Are you entitled to a land appreciation tax exemption?

Among the various exemptions from Land Appreciation Tax allowed by the law, we shall focus here on the most frequently used exemption.

Israeli star architect Irma Orenstein helped design the most expensive apartment ever sold in Israel (photo credit: Courtesy)
Israeli star architect Irma Orenstein helped design the most expensive apartment ever sold in Israel
(photo credit: Courtesy)
Land Appreciation Tax (“Mas Shevach” in Hebrew), is levied on sellers of real estate in Israel on their profits from the sale. Land Appreciation Tax rates can vary between 20% to 47%. The amount of the tax depends on the type of asset being sold, the date it was purchased and the date it was sold.
It is important to note that when the seller has a high income from other sources (i.e. salary) and this income, together with the capital gains accrued in the sale, exceeds the sum of NIS 651,600 (for 2020), he may be asked to add another 3% tax (“mas yesef”) that is paid to the income tax authorities when filing his tax returns at the end of the tax year in which he sold the property.
Among the various exemptions from Land Appreciation Tax allowed by the law, we shall focus here on the most frequently used exemption – on the sale of a residential property. This exemption is, of course, not given for the sale of land or commercial property. In addition to this, the property being sold needs to be used for residential purposes. 
So, for example, if a residential apartment is being used as an office then the seller may lose the exemption.
Once it has been established that the property is indeed a residential property, the seller must meet the following prerequisites in order to obtain the exemption:
First, the seller must sell all of his rights in the residential home.
Second, the seller must be an individual (not a corporation) and an Israeli resident.
If the seller is a foreign resident, then in order to be entitled to the exemption, he must prove that he does not own a residential home in his country of residence.
As far as we know, only Russia and Belgium issue written confirmations that an individual does not own a residential home in that country. Therefore, the Israeli tax authorities have issued instructions indicating how an individual can prove that he does not own a residential home in his country of residence.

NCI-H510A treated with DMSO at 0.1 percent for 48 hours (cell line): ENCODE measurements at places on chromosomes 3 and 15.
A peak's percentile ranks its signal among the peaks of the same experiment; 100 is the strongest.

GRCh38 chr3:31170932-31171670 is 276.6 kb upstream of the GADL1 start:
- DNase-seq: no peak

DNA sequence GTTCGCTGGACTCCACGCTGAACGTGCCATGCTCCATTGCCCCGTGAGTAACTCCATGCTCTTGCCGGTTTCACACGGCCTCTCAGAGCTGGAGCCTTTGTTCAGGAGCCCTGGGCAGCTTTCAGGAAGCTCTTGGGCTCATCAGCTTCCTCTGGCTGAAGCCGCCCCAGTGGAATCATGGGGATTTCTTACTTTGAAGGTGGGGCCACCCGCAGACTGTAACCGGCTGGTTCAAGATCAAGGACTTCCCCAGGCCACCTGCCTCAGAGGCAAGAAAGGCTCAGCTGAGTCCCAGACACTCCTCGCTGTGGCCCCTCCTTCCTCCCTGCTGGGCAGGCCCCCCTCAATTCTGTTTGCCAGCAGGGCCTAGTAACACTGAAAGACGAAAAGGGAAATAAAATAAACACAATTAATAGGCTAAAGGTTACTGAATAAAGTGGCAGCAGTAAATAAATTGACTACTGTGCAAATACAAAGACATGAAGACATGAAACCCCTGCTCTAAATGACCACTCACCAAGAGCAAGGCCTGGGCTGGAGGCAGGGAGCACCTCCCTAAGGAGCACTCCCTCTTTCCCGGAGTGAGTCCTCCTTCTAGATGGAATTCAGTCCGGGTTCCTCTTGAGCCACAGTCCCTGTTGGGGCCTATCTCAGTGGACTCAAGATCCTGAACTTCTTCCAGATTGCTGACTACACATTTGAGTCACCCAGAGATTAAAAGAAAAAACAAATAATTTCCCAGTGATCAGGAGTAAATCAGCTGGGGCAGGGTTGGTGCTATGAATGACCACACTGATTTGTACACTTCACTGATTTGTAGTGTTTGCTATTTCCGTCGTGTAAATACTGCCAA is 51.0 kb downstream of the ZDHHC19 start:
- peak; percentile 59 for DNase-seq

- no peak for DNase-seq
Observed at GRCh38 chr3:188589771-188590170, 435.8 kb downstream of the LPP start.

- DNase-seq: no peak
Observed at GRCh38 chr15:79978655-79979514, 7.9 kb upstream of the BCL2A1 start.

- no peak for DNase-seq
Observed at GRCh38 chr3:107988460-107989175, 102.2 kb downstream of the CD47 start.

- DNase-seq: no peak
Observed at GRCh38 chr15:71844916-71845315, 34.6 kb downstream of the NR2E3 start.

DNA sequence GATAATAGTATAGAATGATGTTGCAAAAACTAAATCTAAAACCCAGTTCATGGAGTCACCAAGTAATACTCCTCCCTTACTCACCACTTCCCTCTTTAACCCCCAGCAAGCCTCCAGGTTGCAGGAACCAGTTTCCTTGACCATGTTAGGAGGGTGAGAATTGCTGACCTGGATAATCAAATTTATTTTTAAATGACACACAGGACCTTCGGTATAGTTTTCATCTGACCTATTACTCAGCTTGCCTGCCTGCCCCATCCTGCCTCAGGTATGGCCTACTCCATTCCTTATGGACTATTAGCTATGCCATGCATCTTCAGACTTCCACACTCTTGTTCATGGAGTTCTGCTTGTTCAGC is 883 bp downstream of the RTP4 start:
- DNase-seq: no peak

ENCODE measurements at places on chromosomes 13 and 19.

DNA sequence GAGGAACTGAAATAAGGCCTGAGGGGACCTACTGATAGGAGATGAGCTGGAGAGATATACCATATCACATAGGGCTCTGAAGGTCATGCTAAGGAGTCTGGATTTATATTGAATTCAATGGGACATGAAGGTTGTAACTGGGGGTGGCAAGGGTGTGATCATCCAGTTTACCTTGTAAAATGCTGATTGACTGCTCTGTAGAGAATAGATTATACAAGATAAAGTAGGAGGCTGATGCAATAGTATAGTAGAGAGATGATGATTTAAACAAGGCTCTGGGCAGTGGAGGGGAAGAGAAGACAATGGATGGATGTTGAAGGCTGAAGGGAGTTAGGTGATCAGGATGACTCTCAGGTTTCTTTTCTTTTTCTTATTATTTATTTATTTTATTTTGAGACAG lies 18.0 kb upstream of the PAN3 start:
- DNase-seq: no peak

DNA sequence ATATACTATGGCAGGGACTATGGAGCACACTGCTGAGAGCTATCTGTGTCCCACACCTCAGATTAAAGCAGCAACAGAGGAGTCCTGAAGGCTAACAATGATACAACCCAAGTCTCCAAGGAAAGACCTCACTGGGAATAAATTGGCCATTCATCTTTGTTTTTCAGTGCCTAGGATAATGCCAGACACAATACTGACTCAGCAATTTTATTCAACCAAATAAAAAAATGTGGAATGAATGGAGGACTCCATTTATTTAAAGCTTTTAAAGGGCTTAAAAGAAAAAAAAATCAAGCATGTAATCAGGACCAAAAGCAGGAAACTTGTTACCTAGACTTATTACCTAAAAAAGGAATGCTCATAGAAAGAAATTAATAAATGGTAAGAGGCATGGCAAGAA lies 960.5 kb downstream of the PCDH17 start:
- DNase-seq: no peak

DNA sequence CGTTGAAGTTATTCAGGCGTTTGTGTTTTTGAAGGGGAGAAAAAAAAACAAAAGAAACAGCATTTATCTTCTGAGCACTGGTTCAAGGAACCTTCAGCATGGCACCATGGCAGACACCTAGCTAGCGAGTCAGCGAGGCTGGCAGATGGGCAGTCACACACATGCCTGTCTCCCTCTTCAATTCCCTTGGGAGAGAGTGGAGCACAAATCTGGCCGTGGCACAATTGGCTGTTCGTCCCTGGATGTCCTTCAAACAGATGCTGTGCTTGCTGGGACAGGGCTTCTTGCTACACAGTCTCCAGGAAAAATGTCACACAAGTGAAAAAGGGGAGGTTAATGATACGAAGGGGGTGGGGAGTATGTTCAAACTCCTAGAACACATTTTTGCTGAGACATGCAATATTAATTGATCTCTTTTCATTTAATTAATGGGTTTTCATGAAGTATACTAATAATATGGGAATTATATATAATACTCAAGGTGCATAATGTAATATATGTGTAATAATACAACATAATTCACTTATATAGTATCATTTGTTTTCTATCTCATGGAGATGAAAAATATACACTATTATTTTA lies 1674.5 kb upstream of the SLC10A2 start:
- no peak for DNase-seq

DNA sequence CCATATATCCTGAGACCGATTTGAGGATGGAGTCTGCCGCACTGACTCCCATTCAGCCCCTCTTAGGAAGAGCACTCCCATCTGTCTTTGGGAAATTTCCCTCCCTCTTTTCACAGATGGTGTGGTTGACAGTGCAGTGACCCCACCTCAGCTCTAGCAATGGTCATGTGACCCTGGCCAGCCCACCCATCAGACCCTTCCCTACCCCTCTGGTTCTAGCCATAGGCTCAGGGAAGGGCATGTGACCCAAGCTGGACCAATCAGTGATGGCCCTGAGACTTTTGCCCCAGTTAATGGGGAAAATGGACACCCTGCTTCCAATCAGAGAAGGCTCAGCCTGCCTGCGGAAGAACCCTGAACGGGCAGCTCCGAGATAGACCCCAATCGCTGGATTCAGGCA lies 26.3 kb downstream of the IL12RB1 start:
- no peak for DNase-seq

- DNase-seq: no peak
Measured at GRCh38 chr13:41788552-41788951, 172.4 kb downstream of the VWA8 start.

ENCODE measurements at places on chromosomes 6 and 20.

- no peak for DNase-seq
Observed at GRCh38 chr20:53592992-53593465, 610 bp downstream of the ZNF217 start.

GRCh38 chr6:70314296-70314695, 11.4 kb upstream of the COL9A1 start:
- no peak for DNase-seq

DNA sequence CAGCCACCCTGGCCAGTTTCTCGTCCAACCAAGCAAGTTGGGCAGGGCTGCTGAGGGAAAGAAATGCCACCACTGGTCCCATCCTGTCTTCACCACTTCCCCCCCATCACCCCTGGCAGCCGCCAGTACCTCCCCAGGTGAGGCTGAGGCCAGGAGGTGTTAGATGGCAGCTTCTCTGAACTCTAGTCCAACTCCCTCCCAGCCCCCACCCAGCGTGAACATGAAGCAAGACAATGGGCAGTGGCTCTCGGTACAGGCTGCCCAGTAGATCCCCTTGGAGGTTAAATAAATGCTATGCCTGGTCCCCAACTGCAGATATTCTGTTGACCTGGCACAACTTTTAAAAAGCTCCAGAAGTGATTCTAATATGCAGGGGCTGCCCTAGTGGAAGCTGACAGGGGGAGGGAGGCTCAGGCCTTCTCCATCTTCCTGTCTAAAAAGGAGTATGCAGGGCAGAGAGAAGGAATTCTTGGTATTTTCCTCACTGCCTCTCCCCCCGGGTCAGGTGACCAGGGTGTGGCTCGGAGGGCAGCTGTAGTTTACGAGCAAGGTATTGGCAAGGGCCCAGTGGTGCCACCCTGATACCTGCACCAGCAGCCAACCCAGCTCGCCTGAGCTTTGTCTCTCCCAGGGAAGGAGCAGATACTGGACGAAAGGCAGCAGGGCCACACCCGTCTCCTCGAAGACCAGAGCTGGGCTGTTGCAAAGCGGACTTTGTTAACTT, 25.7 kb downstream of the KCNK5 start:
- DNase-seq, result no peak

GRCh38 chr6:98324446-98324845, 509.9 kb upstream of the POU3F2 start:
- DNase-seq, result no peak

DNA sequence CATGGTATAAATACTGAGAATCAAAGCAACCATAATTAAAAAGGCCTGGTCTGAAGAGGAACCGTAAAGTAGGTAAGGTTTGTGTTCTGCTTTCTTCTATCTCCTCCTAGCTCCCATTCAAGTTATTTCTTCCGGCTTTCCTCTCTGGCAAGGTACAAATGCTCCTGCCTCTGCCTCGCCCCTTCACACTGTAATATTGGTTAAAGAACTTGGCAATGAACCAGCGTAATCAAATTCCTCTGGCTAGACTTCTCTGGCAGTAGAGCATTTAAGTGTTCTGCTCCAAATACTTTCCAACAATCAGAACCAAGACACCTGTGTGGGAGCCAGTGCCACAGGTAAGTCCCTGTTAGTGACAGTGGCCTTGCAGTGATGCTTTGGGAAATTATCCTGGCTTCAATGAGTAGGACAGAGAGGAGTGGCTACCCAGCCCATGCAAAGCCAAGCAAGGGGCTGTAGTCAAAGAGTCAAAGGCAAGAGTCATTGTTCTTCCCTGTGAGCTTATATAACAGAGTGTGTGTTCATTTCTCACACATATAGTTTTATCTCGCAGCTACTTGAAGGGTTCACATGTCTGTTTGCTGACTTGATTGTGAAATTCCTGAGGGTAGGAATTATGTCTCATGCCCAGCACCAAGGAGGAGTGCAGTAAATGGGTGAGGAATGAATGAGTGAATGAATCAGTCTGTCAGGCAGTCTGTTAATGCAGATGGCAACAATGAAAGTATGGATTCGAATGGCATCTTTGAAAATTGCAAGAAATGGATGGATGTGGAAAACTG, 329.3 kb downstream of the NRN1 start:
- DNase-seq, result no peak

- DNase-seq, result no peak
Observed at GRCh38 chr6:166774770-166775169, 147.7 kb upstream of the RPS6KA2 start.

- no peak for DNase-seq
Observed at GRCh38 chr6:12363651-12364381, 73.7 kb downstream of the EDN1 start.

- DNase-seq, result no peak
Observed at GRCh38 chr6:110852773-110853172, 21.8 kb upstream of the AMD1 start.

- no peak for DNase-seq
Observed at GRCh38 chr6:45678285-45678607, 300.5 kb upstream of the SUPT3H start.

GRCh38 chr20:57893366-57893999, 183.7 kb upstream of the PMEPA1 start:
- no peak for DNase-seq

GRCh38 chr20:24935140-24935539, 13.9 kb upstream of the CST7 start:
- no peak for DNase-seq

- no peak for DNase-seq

Examples include: an affidavit declaring that he does not own a residential home in his country of residence, an agreement showing that he does not own the home in which he resides, confirmation of payment of municipal taxes as a holder (not as an owner) of the home in which he resides in or an approval from the tax authorities in the country of residence, confirming that the individual has not reported income derived from rent of a residential home.
If the individual is a resident of a federal country, such as the US or Switzerland, then the individual has to ascertain that the approval he presents refers to the relevant province or state.
If a seller does not own a residential home in his country of residence, but, in addition to the residential home owned in Israel, he also owns a home in another country which is not his country of residence, he may still be entitled to the tax exemption. since in his country of residence he does not own a residential home.
Third, the residential home being sold must be the “sole residential home” owned by the “seller.”
There are several exemptions to this rule. One instance is the case of an apartment that you inherited or if you own less than 1/3 of an apartment. It is important to plan when you sell which apartment, and which exemption clause you use and when.
Consult your real estate attorney regarding any planning possibilities.
Fourth, the seller has not sold another residential home, using the same exemption, within 18 months preceding the sale of the current residential home.
If the seller has sold another residential home within 18 months preceding the current sale, using a different exemption clause, or using other reliefs, he should not be denied tax exemption for the current sale.
Fifth, the seller must own the residential home at least 18 months from the time construction was completed.
In the sale of a secondhand apartment, the 18-month period begins on the date the sales agreement is signed. If the sale is of an apartment purchased from a contractor, then the 18-month period begins at the date the building is completed.
As of 2020, the exemption is limited to a sales price of NIS 4,522,000. Any amount above that will be taxed.
As always, consult experienced tax advisers in each country at an early stage in specific cases.
The writers are Israeli real estate attorneys. Nicole Levin is also an expert on Israeli historic buildings.

Etgark@gmail.com; nicole@levinlawoffices.co.il; abecker@jds-law.co.il